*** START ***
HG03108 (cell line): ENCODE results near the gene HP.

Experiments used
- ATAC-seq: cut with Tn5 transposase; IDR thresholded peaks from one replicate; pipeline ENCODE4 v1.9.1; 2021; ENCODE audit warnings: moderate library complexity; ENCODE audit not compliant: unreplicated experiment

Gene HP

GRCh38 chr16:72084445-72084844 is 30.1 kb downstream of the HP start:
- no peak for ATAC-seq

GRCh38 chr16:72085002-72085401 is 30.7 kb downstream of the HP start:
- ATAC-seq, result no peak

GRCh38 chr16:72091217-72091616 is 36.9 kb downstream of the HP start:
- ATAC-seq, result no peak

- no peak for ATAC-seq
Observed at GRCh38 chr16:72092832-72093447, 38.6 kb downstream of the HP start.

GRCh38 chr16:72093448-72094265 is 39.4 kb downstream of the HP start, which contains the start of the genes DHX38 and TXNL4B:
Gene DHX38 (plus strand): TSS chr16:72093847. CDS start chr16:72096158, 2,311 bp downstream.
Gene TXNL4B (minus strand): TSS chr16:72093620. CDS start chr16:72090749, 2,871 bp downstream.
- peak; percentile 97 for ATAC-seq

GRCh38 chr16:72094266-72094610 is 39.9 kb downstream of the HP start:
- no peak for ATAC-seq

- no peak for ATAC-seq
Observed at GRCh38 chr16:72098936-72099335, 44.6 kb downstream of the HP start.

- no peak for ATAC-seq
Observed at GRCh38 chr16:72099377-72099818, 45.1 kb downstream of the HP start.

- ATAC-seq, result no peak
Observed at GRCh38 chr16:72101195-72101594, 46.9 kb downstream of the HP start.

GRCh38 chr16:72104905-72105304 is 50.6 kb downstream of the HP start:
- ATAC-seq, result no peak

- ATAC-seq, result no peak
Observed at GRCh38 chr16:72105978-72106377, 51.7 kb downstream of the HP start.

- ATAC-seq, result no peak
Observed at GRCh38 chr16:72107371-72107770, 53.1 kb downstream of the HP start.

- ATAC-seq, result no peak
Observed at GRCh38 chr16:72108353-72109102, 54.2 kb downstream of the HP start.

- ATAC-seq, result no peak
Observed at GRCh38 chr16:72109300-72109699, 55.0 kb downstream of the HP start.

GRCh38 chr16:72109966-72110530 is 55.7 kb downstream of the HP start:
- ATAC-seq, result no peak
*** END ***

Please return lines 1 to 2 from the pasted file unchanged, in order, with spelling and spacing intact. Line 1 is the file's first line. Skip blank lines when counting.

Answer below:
HG03108 (cell line): ENCODE results near the gene HP.

Experiments used